The Australian Electoral Commission says a fresh WA Senate election is needed because the 1370 people whose ballot papers were lost during the bungled recount were effectively "prevented from voting".
In a submission to the High Court, sitting as the Court of Disputed Returns, the AEC also argues there is nothing that can be done to overcome the impact of the loss of the ballot papers.
The case resumes today with a directions hearing before Justice Kenneth Hayne in Melbourne.
It is understood the Palmer United Party will use the hearing to try to have the Greens' petition, which also endorses the need for a fresh poll, struck out.
A fresh Senate-only election in WA would cost taxpayers $13 million and could make it harder for Prime Minister Tony Abbott to get legislation through Parliament. The Liberals, Labor and PUP are trying to persuade the court to reinstate the results of the original count, in which the Liberals won three seats, Labor two and PUP one.
One argument the Liberals are keen to pursue is that the election of the first four senators - their three and Labor's Joe Bullock - is not under any cloud.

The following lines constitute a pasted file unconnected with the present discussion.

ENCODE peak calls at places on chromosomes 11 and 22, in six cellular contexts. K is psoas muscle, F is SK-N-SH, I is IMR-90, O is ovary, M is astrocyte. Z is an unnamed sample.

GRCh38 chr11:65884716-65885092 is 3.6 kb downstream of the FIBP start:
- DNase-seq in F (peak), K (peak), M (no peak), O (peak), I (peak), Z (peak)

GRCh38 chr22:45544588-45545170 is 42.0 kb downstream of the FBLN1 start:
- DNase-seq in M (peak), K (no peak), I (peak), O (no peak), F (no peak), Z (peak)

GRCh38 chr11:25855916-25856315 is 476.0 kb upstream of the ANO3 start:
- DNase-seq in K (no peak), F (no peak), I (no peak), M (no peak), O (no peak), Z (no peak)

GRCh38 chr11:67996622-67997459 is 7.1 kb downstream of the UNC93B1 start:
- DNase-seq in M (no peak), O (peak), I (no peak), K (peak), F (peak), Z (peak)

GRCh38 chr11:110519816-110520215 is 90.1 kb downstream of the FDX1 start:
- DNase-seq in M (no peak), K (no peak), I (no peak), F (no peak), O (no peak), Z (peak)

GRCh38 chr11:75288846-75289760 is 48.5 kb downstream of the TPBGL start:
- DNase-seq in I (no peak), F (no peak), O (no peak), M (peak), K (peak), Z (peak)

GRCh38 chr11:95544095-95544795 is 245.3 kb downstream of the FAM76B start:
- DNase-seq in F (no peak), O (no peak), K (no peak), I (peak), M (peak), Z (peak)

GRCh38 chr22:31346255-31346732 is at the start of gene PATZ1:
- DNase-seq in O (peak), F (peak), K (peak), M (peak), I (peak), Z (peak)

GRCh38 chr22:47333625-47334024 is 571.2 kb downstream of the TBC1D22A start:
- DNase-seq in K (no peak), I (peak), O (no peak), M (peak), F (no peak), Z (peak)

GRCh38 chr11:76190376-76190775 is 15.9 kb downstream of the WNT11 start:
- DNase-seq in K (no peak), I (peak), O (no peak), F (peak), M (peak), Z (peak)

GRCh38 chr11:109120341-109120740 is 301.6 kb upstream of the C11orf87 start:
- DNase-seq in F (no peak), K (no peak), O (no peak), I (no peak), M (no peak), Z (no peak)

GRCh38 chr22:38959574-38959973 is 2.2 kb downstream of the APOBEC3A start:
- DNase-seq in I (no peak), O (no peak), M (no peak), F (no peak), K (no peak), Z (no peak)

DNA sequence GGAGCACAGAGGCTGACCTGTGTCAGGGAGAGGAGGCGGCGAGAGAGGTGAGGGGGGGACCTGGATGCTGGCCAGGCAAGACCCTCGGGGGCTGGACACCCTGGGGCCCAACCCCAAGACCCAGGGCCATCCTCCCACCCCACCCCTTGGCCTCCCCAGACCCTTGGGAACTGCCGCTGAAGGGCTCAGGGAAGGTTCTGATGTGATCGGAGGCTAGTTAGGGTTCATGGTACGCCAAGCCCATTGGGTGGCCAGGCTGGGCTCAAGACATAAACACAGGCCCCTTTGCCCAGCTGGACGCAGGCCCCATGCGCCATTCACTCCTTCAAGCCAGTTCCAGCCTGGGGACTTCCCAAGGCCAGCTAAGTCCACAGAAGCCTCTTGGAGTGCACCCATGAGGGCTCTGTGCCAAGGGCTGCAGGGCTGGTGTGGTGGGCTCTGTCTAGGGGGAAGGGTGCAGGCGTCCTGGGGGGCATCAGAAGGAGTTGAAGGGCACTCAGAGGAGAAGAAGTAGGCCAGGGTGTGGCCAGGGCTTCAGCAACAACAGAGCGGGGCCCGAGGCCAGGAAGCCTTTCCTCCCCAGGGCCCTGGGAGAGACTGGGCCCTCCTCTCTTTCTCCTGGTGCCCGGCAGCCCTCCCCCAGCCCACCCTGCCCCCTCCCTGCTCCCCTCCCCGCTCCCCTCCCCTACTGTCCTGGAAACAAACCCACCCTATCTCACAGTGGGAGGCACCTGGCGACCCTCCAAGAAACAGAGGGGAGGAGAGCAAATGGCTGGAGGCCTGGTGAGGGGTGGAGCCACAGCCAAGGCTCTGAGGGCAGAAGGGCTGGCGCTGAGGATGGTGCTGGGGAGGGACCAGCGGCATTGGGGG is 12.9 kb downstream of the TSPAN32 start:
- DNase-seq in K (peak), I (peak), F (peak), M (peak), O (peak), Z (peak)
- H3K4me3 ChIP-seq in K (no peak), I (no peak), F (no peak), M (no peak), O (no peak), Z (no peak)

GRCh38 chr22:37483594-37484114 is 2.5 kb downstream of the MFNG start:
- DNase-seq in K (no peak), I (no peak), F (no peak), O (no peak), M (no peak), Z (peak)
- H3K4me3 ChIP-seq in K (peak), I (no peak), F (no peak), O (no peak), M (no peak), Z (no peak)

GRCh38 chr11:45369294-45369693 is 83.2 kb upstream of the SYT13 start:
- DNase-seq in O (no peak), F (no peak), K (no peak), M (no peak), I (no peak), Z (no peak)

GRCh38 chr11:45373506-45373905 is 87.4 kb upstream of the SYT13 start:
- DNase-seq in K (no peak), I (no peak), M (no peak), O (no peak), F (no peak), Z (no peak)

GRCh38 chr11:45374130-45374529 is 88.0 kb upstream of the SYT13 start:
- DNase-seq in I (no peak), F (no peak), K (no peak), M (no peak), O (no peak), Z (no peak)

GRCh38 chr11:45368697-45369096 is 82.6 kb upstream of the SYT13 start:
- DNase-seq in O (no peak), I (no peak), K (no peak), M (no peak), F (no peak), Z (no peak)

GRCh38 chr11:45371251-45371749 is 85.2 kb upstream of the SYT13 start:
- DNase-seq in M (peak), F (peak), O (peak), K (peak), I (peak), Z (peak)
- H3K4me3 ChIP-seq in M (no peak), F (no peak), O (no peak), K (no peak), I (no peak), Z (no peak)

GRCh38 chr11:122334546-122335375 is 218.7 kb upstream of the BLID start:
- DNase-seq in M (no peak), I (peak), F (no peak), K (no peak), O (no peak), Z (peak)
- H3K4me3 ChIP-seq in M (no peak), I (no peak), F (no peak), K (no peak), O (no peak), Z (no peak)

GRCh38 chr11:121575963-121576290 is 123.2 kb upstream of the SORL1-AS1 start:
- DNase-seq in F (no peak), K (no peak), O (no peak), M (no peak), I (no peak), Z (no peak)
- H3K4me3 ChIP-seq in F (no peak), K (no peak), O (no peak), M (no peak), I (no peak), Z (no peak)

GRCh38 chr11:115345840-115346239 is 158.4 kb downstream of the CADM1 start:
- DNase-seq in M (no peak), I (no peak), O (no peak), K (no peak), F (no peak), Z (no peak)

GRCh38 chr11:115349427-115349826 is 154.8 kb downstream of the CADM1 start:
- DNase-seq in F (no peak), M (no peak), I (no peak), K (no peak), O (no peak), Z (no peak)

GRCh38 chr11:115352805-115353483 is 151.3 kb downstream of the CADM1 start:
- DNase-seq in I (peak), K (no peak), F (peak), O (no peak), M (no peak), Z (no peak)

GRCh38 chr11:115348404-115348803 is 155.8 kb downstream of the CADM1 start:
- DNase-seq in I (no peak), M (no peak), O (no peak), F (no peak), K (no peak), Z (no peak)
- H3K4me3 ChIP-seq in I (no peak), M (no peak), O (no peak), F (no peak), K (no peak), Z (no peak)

A re-count was ordered because the result hinged on just 14 votes at a crucial point of the count. The re-count favoured the Greens and the Australian Sports Party by 12 votes, and they each won a seat at the expense of Labor and PUP, but along the way 1370 ballot papers were lost, plunging the result into doubt.
As part of their case, Labor and PUP have also claimed election officials incorrectly counted hundreds of ballot papers that cost their candidates their seats.
Of 949 disputed votes, Labor believes at least 177 should be changed in its favour, while PUP has identified 74.
But the AEC said in its submission that because the number of missing votes "significantly exceeds" the number of disputed ballot papers, it was unnecessary to re-examine them because "no petitioner asserts that there are a sufficient number of other errors that would overcome the effect of 1370 disenfranchised voters".
The AEC said the 1370 people whose votes vanished were entitled to have their vote included when the re-count was held.
Given Australia had a system of compulsory voting and secret ballots, the votes of all people must be scrutinised and "close enough" was not acceptable.